BPath. Lesson 04. Enhanceable structures, aggregations, derefencation and transposition. And object retrieval.
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we are already at the fourth lesson of our course on BPath. With the third lesson (BPath. Lesson 03: Functions and Assignments) we entered the world of assignments, which we further discover with this contribution.
Our Example Data Model
Before we kneel ourselves even more into BPath examples a small picture showing the data structures we run our example BPath statements against. The examples are basically using the colorized objects and relations:
Enhanceable Structures, Aggregations, Dereferencation
Within the last lessons you learned how to declare the return type of your BPath query and you also learned how to assign data to target fields. Now you might ask yourself what happens, when you use a target field which is actually not existing. Well, good question, easy answer: It is added. But only if you use enhanceable structures:
Code Example 18,~*STRUC, enhanceable structure
Mind the star! If you place a star between tilde and structure name you are able to add artificial fields to the structure. The new field will be added as soon as it is used as assignment target somewhere in the BPATH. The type of the new field follows the type of the right side of the assignment. If the new field is used a second time the field will correspond to the already added field.
In case you do the same coding against a non-enhanceable structure (by omitting the star), you will receive an error message.
A special type of enhanceable structure is the empty strcuture:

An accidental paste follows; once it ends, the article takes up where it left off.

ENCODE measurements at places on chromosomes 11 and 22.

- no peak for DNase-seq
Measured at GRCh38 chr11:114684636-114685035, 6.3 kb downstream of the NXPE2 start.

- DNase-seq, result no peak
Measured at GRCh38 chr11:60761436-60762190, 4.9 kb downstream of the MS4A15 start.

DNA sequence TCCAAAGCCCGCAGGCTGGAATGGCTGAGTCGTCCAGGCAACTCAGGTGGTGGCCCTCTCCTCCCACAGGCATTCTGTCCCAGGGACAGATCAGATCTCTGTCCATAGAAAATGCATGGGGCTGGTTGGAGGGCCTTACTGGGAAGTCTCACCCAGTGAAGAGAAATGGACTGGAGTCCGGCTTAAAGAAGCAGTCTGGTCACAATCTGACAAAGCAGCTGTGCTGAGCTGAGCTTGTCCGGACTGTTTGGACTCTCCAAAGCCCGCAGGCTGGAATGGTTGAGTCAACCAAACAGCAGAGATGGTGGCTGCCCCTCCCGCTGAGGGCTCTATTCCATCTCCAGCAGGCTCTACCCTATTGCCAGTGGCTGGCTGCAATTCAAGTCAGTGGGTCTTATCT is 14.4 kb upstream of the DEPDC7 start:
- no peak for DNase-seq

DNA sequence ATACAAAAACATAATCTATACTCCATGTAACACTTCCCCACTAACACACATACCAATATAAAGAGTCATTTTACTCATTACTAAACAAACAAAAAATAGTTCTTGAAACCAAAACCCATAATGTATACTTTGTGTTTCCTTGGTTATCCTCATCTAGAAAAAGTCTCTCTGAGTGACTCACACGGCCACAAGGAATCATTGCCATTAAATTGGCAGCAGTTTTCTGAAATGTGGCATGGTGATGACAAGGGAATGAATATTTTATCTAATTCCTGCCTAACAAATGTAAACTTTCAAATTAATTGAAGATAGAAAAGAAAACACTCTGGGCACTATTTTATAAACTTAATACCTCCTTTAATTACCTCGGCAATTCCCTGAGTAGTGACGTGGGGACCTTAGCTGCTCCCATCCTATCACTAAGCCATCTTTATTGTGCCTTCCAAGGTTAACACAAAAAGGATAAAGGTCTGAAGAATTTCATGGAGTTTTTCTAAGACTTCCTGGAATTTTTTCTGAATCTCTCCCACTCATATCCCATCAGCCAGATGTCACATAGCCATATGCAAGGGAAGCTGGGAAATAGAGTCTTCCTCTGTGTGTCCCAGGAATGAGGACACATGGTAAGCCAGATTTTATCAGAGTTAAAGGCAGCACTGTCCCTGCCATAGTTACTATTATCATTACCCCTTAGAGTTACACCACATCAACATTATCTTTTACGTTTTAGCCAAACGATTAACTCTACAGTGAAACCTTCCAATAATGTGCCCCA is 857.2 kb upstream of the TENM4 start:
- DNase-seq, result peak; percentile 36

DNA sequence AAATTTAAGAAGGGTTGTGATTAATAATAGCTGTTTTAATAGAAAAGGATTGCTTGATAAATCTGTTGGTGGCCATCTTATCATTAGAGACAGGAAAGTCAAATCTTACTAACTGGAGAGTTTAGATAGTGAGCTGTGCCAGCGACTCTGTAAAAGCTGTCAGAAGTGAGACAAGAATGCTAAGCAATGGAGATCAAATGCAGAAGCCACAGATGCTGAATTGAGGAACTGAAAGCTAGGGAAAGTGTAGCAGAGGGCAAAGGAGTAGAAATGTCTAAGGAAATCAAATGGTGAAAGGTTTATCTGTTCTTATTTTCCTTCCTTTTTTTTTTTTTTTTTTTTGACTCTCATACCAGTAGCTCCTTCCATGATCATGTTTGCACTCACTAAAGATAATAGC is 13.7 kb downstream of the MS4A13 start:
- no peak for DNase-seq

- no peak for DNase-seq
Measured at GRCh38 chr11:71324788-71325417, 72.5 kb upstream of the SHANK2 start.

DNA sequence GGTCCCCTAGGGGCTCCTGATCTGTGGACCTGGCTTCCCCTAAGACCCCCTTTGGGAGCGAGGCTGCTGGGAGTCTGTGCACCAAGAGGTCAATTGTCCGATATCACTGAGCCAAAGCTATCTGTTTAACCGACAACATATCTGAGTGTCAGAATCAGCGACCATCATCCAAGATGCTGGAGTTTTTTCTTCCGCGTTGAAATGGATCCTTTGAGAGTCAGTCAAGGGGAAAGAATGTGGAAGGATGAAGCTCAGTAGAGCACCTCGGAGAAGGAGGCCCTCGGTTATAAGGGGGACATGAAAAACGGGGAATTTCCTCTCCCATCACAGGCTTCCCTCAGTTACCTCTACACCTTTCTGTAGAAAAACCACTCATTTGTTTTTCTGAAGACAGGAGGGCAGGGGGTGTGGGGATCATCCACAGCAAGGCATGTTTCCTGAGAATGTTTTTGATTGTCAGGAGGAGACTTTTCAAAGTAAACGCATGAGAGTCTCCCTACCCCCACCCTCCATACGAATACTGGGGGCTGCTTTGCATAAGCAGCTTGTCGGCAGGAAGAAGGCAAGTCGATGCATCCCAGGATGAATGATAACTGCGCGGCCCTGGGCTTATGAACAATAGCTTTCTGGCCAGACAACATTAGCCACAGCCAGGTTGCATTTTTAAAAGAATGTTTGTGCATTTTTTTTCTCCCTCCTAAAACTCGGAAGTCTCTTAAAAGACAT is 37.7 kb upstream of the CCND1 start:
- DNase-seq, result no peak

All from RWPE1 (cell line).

Code Example 19, ~*/, Empty Struc
As long as there is no attribute added, the structure will exist only virtually. If there are attributes added, the structure is created from scratch.
Be carefully with the * / move-corresponding operation in this respect, since a move-corresponding to an empty structure makes no sense.
Coming to a different topic, accumulations and aggregations. You might argue that we have already built an aggregation within the last lesson. That’s right, but there is one more point to capture:
Code Example 20, Rel$/SecondRel, Accumulations
Did you notice the difference?
Now the dollar appears no more at the end, but after the first relation. Why that? Well, the dollar indicates when an entry has to be written to our return table. And now we do not want to write an entry for every booking we find, just for every flight.
Note, that all assignments are done on the way downward. This means the left assignment is done first and then the corresponding increment operations. But what, if we want to use the data coming from the subtree for calculations higher (e.g. calculating the average). Well this can not be done this way (actually I am still searching for a feasible way to make it possible and readable), but a solution is to do the calculation on the lower level and each calculation overwritten the former one, so the last one wins:
Code Example 21, aggregations
In this example the test against division by zero can be omitted, since the calculation is only done, if value is at least 1, but in general this problem has to be kept in mind.
Again note, that for all aggregation assignments := has to be used.